As I talked about in another article, however, Facebook’s search offering doesn’t necessarily have to compete with Google in every way to be a relevant product. Twitter Search, for example, isn’t a Google killer, but it sure fills a void that Google is leaving with its lack of realtime search.

Did you know that more people are starting product searches with Amazon and less with Google than they were a few years ago? Amazon search is by no means a Google killer, but it’s taking away searches from Google, just like Twitter is, not to mention countless other sites and apps. Combined, all of these other ways of searching for information can take significantly away from Google searches, and like Amazon and Twitter, Facebook is a pretty big source of information.In one way in particular, it has a major leg up on Google: social data.

In July, Facebook announced that it has 955 million active users. All of them have personal social connections that can be used in a way that Google just can’t. Google can do whatever it wants with Google+, but Facebook is where the real social landscape is, and there’s a lot of potential for Facebook to do something greatly damaging to Google searches here.

Also consider that iOS 6, coming to most iPhone and iPad models (including the new iPhone 5) and the iPod Touch this month will feature heavy Facebook integration. How much data will this add to Facebook? Probably more than any of us can imagine.

“Now it’s easier than ever to interact with the world’s largest social network,” says Apple. “And there’s no need to leave your app to do it. Share a photo to Facebook right from Camera or Photos. Post your location right from Maps. Brag about a high score right from Game Center. If you have your hands full, just ask Siri to post for you. You need to sign in to Facebook only once, and you’ll be off and sharing. Never miss another birthday or get-together, since Facebook events are integrated into Calendar. And your Facebook friends’ profile information is integrated into Contacts, so when they update an email address or phone number you automatically stay up to date. Now that’s something to post about.”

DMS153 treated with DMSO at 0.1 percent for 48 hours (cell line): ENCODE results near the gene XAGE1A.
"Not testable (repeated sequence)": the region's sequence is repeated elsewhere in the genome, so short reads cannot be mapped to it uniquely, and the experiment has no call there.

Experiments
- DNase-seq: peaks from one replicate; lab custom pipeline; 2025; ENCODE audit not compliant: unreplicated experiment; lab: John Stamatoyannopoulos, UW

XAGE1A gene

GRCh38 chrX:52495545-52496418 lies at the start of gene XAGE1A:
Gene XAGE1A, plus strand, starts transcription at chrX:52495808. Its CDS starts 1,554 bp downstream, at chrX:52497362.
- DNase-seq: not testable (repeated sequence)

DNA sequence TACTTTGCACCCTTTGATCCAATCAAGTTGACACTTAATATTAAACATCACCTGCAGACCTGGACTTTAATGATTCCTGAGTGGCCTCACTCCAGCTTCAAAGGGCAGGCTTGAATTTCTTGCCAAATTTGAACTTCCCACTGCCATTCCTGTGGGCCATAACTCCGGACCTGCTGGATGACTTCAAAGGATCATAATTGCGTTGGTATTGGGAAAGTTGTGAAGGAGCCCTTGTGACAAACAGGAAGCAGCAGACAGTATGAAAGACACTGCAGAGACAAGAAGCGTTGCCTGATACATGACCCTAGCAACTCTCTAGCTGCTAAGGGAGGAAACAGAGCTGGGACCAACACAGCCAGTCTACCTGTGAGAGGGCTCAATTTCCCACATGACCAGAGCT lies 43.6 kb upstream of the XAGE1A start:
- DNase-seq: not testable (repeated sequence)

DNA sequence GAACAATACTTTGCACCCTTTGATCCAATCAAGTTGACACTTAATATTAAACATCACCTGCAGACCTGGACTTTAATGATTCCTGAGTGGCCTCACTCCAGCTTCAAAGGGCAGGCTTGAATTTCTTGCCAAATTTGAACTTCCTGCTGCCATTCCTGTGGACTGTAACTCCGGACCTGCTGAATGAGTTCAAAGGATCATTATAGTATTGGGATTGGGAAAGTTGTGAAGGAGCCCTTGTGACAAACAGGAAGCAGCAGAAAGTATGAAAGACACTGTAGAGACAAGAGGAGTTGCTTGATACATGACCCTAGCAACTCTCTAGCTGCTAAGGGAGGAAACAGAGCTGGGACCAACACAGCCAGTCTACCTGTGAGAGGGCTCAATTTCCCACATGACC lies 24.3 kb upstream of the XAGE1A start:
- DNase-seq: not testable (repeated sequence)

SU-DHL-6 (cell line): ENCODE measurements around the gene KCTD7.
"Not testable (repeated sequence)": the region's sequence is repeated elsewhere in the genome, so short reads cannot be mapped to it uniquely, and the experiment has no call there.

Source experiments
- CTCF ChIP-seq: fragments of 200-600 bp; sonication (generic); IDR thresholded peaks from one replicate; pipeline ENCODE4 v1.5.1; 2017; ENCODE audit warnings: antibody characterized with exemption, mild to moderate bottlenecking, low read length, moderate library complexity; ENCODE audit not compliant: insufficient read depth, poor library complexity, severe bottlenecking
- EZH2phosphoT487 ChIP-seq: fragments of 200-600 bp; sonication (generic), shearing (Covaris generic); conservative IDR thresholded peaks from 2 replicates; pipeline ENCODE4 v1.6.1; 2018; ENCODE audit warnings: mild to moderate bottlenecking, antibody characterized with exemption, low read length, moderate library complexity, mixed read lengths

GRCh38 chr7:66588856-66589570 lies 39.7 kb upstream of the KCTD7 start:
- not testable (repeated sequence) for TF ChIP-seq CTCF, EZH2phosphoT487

Facebook on iOS

From a business perspective, think about how many brands are on Facebook, engaging with fans and customers, running Pages/Timelines, selling goods, advertising, pushing social campaigns and apps, etc. There is an entire business ecosystem already existent within Facebook, and there’s little question that any major search offering from Facebook would serve to grow this and make it more useful to both businesses and customers (and likely add a lot of revenue for Facebook itself).

Unfortunately, all we can do is speculate about how Facebook will do search at this point, and frankly, that probably won’t do anybody much good, but at least now, we have confirmation from Facebook’s leader that Facebook is indeed thinking about search.

I don’t expect that it’s that far off. Facebook, as it needs to find new revenue streams, has already been putting ads in its search box. I wonder if we’ll see something at f8 (Facebook’s developer conference) this year.

What would you like to see from a Facebook search engine? Is it a good idea? As a business, what kinds of features would you like to see? How about As a user? Would you even use a Facebook search engine? Share your thoughts in the comments.


Chris Crum
Chris Crum has been a part of the WebProNews team and the iEntry Network of B2B Publications since 2003. Follow Chris on Twitter, on StumbleUpon, on Pinterest and/or on Google: +Chris Crum.